How to watch movies without shelling out a fortune
Rent on Demand
If you subscribe to Sky television, you can watch movies via the company's Box Office digital platform. This has the bonus of being user-friendly and gentle on non-techies. All you do is select Box Office with your Sky remote and pick the movie you want to watch.
The downside is that rental isn't particularly cheap -- it costs €5.75 to watch a movie, almost as much as Netflix is expected to charge for a month's unlimited access. And the choice is limited to new(ish) releases, many of which will already be available on DVD.
However, if ease of use is what you place most store in, and you're already a Sky subscriber, this might be the option for you.
Rent via the Post
Unfortunately, LoveFilm, Europe's biggest rental service, isn't available in the Republic. However, several smaller companies have moved to fill this gap in the market.
The most prominent, Screenclick, lets you rent two DVDs a month for €7.99, though film buffs may prefer to sign up for the platinum service which allows you rent four DVDs at a time for €31.99 (with no monthly limit on the number of rentals).
As soon as you finish a movie you post it back, so theoretically you could watch more than 30 films in a four-week period, resulting in significant savings compared to video library or digital television.
The benefit of all this for absent-minded viewers is that there are no late fees. Also, everything is sent via Freepost so you don't have to worry about stamps.
Rent from Steve Jobs
Users of Apple's iTunes service can rent or buy movies or television programmes. You download rather than stream the content, which, depending on the strength of your connection, means it can take up to 15 minutes before your purchase is available to watch.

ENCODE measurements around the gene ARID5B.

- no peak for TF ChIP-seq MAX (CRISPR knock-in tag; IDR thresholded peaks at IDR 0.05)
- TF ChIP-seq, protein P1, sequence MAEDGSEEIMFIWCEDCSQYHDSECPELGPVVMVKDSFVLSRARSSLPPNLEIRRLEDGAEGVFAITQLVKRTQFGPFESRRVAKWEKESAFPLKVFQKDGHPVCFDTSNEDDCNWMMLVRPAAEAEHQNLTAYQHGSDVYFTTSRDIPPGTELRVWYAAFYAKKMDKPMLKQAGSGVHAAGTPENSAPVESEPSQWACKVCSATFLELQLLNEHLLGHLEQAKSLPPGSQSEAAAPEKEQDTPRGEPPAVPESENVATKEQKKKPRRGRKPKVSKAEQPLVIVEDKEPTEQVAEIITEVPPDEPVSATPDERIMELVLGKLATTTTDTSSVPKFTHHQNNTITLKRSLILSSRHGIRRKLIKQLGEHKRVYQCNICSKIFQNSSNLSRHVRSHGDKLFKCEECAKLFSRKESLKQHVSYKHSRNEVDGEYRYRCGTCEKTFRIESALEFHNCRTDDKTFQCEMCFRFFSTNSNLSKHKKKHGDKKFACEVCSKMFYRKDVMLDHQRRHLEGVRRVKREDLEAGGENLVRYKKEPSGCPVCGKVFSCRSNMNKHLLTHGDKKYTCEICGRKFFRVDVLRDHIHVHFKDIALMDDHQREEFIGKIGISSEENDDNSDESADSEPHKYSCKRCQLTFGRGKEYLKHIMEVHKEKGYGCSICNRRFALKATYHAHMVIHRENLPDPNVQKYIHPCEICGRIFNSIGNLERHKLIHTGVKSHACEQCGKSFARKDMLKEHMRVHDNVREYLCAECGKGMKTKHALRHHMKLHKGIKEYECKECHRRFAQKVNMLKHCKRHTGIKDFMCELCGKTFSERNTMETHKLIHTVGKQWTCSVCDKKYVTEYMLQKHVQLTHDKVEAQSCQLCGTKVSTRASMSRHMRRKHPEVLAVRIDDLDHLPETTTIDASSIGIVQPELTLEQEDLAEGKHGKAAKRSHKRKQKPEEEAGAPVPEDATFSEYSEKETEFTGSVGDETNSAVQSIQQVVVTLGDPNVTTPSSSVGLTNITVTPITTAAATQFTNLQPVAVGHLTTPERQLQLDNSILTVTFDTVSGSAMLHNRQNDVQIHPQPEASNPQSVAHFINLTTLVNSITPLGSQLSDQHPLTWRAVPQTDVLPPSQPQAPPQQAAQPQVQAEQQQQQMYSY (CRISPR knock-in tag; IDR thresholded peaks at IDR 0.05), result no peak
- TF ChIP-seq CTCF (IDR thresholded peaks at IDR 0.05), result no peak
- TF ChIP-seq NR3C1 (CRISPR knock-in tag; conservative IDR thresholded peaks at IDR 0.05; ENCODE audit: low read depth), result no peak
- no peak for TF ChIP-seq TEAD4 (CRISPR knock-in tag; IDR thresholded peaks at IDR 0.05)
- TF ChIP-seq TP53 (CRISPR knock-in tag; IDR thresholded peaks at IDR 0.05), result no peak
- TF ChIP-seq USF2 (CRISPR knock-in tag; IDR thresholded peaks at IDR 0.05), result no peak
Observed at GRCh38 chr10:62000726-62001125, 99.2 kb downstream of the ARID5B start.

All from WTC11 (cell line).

There's a decent selection of movies and prices are competitive: the current 'film of the week' is the first Twilight movie, which can be rented for 99c or purchased for €9.99. Because your rental is 'virtual' you obviously don't have to return it anywhere.
Rather, you can watch it at the time of your choosing within 30 days of download (once you start watching you'll have to finish within 48 hours as after that it erases itself from your computer).
Hit the Pavement
The demise of the bricks-and-mortar video store has been predicted so often it may come as a surprise to discover your mainstreet Xtravision still open for business.
Not only must they compete with postal services and iTunes -- there is also the booming market in illegal movie downloading from the internet. The standard price for renting a new release at Xtravsion is €4 a night while older movies cost €2 a night.
In an age when a top-grossing release from last year, can be bought on DVD for around €7.99, this doesn't exactly scream bargain.
However, if technology puts you off and you don't trust the postal system, popping down to your video library is probably the most straightforward option. Keep an eye out for those late fees, though.